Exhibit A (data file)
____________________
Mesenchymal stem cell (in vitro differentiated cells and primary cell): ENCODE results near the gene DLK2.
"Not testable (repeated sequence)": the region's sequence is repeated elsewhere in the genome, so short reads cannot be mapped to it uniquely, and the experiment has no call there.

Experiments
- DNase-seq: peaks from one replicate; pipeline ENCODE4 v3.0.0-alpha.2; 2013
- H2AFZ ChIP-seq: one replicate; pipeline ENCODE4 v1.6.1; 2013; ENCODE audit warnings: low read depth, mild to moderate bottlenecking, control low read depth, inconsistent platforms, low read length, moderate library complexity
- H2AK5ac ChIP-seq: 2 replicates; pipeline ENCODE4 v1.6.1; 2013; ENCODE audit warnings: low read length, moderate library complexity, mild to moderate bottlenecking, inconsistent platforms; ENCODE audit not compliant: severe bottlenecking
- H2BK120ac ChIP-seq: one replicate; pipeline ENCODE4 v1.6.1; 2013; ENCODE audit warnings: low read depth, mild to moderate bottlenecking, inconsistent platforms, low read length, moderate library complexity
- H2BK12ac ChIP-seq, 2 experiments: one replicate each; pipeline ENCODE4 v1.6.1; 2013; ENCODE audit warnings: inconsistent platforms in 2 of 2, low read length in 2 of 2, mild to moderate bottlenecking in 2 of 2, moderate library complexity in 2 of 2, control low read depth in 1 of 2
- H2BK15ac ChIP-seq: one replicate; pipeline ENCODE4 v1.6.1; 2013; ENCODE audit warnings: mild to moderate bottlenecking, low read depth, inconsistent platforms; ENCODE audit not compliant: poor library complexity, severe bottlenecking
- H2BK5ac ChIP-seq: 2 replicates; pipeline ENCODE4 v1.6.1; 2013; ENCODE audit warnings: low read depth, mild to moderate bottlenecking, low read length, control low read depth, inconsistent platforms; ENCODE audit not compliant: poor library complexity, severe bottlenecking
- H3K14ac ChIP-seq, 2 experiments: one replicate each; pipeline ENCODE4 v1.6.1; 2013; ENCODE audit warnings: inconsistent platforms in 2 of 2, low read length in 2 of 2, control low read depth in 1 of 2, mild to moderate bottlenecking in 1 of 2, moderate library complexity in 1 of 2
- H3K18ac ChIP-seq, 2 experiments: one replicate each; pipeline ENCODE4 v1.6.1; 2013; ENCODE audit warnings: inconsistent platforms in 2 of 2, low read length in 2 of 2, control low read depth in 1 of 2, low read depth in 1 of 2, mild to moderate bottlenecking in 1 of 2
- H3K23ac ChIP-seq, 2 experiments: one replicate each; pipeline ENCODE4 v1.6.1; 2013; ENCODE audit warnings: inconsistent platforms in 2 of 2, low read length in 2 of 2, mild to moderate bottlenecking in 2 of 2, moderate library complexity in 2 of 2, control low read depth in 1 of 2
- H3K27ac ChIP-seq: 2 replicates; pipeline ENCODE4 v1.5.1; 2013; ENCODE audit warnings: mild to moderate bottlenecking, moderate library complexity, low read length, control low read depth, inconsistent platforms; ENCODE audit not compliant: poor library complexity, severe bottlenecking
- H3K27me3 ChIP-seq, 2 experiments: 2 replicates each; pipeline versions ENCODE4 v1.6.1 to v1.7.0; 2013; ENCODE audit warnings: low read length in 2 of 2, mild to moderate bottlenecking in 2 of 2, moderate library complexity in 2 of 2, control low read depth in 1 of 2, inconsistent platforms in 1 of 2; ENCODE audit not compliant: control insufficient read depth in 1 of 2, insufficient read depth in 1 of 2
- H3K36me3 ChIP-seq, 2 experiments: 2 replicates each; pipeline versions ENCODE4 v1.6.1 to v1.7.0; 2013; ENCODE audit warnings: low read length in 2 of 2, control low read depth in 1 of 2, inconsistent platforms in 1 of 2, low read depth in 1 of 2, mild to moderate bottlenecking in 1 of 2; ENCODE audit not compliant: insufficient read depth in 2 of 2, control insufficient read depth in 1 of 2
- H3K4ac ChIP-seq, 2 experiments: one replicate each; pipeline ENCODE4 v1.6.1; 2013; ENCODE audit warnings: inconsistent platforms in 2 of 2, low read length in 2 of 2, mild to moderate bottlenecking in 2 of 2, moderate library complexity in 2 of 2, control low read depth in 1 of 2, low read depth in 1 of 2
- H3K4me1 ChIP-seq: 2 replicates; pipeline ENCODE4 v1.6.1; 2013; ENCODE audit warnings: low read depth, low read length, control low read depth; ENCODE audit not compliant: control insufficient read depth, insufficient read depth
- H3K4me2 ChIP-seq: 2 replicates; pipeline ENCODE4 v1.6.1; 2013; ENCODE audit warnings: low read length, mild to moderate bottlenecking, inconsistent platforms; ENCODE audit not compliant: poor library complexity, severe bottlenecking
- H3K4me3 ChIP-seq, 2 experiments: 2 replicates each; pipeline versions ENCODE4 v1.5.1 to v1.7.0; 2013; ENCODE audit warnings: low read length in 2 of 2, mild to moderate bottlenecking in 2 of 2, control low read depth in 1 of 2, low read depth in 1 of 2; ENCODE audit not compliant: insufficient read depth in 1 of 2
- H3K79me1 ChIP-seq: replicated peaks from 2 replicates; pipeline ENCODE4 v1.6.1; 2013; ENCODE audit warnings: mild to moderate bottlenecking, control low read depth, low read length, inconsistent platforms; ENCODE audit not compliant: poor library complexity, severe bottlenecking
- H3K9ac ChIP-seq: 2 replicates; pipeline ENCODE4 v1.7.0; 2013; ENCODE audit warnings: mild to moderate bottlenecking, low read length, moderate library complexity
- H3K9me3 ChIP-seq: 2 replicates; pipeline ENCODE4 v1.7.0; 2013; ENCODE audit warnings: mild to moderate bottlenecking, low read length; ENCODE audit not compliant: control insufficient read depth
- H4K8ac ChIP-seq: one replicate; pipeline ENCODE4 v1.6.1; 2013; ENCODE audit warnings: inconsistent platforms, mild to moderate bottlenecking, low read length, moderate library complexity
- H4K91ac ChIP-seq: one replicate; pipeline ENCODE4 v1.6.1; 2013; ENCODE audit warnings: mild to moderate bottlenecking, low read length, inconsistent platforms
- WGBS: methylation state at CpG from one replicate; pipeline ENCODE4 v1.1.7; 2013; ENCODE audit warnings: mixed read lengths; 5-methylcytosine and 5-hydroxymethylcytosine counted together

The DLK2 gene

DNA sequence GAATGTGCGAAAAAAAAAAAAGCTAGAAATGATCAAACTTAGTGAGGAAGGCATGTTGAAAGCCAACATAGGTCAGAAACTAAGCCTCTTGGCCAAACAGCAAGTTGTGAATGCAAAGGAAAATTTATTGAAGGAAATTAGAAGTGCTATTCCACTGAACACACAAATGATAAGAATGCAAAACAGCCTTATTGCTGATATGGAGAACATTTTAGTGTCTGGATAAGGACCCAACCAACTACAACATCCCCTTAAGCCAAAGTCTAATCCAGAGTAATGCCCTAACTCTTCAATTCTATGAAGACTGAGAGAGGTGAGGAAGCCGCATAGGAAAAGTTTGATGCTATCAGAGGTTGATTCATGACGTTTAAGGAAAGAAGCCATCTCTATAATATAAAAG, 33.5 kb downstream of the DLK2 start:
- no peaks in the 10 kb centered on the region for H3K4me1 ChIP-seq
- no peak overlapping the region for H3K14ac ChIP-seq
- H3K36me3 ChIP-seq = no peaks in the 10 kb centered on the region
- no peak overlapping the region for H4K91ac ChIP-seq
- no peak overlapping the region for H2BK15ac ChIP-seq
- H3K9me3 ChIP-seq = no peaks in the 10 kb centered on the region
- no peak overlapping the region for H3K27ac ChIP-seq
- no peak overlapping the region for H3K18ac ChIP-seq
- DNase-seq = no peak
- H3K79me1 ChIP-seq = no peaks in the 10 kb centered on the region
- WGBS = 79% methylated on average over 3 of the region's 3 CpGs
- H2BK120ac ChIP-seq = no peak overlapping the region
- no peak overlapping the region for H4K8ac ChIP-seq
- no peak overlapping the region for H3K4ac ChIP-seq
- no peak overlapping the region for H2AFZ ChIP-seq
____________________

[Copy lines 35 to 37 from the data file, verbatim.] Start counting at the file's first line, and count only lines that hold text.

- no peak overlapping the region for H3K27ac ChIP-seq
- no peak overlapping the region for H3K18ac ChIP-seq
- DNase-seq = no peak